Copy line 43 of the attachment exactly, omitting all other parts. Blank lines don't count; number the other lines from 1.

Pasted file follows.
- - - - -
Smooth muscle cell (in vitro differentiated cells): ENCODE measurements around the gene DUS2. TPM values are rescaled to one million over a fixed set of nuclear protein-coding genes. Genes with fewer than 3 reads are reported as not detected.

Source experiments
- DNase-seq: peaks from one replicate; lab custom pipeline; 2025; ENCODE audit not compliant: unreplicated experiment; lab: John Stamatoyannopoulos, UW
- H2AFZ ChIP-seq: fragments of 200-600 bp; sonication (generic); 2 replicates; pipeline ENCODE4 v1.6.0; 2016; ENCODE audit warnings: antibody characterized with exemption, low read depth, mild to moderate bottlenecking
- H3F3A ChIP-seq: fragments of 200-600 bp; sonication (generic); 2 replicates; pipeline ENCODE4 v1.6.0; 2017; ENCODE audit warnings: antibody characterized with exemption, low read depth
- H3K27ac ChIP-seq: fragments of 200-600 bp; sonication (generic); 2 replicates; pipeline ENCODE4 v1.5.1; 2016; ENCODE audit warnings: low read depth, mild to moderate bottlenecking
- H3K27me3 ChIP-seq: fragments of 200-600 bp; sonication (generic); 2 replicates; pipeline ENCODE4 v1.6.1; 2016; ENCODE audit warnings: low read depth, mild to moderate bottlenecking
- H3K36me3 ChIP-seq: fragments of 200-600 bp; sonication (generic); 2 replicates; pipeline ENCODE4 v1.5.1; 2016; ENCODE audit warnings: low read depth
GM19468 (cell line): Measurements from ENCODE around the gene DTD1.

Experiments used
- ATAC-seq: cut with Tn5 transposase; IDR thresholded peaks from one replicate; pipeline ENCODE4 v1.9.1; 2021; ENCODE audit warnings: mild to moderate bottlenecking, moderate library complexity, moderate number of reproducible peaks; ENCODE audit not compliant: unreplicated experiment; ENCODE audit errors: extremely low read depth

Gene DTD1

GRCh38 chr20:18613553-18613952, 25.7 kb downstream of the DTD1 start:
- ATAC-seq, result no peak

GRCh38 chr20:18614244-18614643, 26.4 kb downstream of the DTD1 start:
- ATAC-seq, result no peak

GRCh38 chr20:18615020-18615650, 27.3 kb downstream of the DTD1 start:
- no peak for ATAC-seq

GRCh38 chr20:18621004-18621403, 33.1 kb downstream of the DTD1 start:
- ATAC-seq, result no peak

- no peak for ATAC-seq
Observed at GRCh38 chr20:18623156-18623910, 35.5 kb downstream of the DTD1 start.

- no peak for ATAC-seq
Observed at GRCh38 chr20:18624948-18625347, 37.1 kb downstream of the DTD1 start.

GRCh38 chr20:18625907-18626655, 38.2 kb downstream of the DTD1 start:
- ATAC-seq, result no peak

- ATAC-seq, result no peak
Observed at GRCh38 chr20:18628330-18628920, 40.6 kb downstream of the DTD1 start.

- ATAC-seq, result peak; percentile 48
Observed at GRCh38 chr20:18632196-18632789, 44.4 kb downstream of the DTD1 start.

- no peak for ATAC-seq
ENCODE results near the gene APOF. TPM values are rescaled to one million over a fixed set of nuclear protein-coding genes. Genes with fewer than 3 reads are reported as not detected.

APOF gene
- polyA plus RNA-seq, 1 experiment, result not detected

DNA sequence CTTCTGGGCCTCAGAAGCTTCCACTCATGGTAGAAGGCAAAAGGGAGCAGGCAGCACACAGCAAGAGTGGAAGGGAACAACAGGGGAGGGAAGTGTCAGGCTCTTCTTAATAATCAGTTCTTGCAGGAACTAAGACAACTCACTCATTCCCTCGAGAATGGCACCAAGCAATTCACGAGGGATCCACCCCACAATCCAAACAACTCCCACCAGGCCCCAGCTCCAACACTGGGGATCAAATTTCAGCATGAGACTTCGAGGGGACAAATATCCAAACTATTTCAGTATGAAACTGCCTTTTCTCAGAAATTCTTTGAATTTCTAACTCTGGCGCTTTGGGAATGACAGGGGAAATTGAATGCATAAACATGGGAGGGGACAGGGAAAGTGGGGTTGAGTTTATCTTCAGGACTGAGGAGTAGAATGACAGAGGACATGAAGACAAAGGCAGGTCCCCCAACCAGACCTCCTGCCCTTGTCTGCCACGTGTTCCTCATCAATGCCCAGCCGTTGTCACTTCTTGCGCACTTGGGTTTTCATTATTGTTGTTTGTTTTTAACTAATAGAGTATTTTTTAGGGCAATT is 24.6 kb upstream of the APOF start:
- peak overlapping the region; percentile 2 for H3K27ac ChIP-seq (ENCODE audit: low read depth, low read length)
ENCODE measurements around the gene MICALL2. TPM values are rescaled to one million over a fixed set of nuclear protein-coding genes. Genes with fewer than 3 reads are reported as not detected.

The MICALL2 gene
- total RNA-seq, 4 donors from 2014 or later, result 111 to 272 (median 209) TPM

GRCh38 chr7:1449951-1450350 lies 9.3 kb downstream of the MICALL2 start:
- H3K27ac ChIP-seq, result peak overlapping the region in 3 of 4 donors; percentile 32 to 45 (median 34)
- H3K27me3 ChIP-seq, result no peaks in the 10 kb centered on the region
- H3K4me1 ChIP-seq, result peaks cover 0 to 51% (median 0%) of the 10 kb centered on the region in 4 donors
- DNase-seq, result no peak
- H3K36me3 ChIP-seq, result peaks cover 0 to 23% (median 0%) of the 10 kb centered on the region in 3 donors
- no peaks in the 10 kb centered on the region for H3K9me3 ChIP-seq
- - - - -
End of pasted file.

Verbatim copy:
- H3K4me1 ChIP-seq, result peaks cover 0 to 51% (median 0%) of the 10 kb centered on the region in 4 donors